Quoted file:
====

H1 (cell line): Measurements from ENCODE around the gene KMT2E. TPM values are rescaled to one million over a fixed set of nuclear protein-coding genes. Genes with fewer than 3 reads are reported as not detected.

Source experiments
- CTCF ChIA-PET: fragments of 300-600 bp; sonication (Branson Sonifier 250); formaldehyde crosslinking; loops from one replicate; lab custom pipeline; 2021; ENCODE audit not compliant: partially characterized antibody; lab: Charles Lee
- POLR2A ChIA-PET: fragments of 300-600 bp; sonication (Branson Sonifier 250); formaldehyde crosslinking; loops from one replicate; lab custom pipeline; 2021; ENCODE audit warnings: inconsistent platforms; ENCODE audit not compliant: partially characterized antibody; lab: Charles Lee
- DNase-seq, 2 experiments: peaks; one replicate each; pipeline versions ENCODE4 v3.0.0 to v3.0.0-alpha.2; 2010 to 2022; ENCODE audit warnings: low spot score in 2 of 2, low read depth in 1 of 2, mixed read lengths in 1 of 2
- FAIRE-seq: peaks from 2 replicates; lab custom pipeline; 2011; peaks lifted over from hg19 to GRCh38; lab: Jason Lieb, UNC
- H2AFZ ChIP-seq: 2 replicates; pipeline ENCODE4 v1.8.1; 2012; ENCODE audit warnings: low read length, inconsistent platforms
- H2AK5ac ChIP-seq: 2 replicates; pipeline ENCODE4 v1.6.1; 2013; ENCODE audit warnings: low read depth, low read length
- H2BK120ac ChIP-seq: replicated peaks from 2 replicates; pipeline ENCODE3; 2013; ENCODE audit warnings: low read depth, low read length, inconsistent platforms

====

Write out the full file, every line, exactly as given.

H1 (cell line): Measurements from ENCODE around the gene KMT2E. TPM values are rescaled to one million over a fixed set of nuclear protein-coding genes. Genes with fewer than 3 reads are reported as not detected.

Source experiments
- CTCF ChIA-PET: fragments of 300-600 bp; sonication (Branson Sonifier 250); formaldehyde crosslinking; loops from one replicate; lab custom pipeline; 2021; ENCODE audit not compliant: partially characterized antibody; lab: Charles Lee
- POLR2A ChIA-PET: fragments of 300-600 bp; sonication (Branson Sonifier 250); formaldehyde crosslinking; loops from one replicate; lab custom pipeline; 2021; ENCODE audit warnings: inconsistent platforms; ENCODE audit not compliant: partially characterized antibody; lab: Charles Lee
- DNase-seq, 2 experiments: peaks; one replicate each; pipeline versions ENCODE4 v3.0.0 to v3.0.0-alpha.2; 2010 to 2022; ENCODE audit warnings: low spot score in 2 of 2, low read depth in 1 of 2, mixed read lengths in 1 of 2
- FAIRE-seq: peaks from 2 replicates; lab custom pipeline; 2011; peaks lifted over from hg19 to GRCh38; lab: Jason Lieb, UNC
- H2AFZ ChIP-seq: 2 replicates; pipeline ENCODE4 v1.8.1; 2012; ENCODE audit warnings: low read length, inconsistent platforms
- H2AK5ac ChIP-seq: 2 replicates; pipeline ENCODE4 v1.6.1; 2013; ENCODE audit warnings: low read depth, low read length
- H2BK120ac ChIP-seq: replicated peaks from 2 replicates; pipeline ENCODE3; 2013; ENCODE audit warnings: low read depth, low read length, inconsistent platforms